3. Believing our child is able to eat something new. Our approach is critical. If we don't believe our child can eat something, how can they?
4. Not inadvertently stopping progress. There are many things we can say or do that prevent our child from moving forwards. For example, "don't bother giving her olives as she will never eat them". That is a self-fulfilling prophesy :)
5. Only providing favourites. If our child only sees their favourite foods they will struggle to eat anything new. There is also the risk that those favourites become boring or they have a bad experience with them and so drop the food.
If you do have a child with a very limited diet there are still ways to manage this.
If we can be aware of our actions and how they affect our fussy eaters we are better placed to provide those opportunities that over time create the "luck" we are looking for.
In fact, I have dozens and dozens of stories that support this
Having our child feel confident around food, especially new food, is a dream for many parents. I know first-hand how much easier it makes everything from dinners to travel to social occasions to have children who embrace the unknown.
I speak to many parents whose wishes are really, really small. They would like their picky child to have 4 evening meals that they will eat comfortably or that they could happily eat 3 vegetables.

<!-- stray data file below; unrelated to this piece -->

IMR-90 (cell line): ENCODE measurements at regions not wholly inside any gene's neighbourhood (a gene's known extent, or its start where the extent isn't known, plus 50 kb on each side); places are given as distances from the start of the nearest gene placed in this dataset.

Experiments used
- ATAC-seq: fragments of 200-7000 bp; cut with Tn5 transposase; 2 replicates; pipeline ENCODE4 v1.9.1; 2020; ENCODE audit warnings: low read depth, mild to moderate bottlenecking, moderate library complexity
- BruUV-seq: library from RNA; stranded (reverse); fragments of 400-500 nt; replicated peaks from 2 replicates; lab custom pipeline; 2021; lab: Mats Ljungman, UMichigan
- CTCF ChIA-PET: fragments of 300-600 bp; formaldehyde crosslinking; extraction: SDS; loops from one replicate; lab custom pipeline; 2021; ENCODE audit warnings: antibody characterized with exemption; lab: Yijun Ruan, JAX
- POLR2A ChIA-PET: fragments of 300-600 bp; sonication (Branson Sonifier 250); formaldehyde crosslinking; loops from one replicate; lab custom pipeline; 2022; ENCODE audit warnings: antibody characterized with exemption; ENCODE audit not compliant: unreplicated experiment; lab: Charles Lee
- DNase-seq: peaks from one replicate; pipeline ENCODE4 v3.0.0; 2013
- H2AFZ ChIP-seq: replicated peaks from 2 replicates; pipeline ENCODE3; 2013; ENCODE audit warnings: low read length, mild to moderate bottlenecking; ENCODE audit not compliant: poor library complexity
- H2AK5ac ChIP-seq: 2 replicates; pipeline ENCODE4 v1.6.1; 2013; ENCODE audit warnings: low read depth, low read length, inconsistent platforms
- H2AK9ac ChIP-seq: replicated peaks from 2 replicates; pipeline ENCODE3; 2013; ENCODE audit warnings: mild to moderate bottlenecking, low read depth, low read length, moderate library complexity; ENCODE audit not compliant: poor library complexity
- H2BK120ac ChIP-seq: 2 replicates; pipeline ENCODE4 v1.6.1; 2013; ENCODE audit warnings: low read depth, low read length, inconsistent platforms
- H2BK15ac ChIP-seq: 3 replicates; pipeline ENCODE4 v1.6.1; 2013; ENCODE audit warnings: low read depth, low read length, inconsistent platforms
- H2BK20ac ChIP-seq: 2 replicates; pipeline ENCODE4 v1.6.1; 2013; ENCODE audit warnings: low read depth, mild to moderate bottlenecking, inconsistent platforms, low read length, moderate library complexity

Although these seem like really small goals they may also not be the first step for our child. Meeting them where they are at rather than where we want them to be often yields better results.
If our child loves beige carbs then our first step may be another beige carb. If they are comfortable with a few fruits then perhaps it’s a slightly different fruit. Building the confidence that our child is able to eat something new, over time gives them the ability to eat more variety.
When I work with parents the end goal is usually family dinners and vegetables. But, this is rarely where we start. I use a swimming analogy. If our child is really scared of the water, although we may want them to be able to swim a length comfortably, we don’t start by putting them in the deep end and expecting them to get to the end of the pool.
Small, sometimes infinitesimally small steps are the best start - especially if we have a really hesitant eater.
Our new book, Creating Confident Eaters, shows parents how to do this. Even for the most anxious of fussy children there are strategies that are supportive.
Many of the children who find food challenging are anxious in other areas of their lives.
Finding new things difficult, not liking change and being uncomfortable if routines are altered all go hand in hand with picky eating.
Often children seem to channel their anxieties into food. This is logical when we consider a few factors:
1. When children are young the only things that are totally within their control are eating, sleeping and toileting.
2. Eating is actually a very challenging process. It engages all the senses and we're putting stuff into a very vulnerable place.
3. If things are hard why not choose only the easy parts. Knowing we like crackers makes them a comfortable choice. Other foods are not known and less comforting. Better to say no.
If our child does have anxiety, finding strategies that give them the tools to better manage it can in turn lead to better eating. Conversely, supporting our child to add new foods can also help with their anxiety in other areas.
Creating Confident Eaters works through strategies that support adding variety in a way that even anxious picky eaters can manage.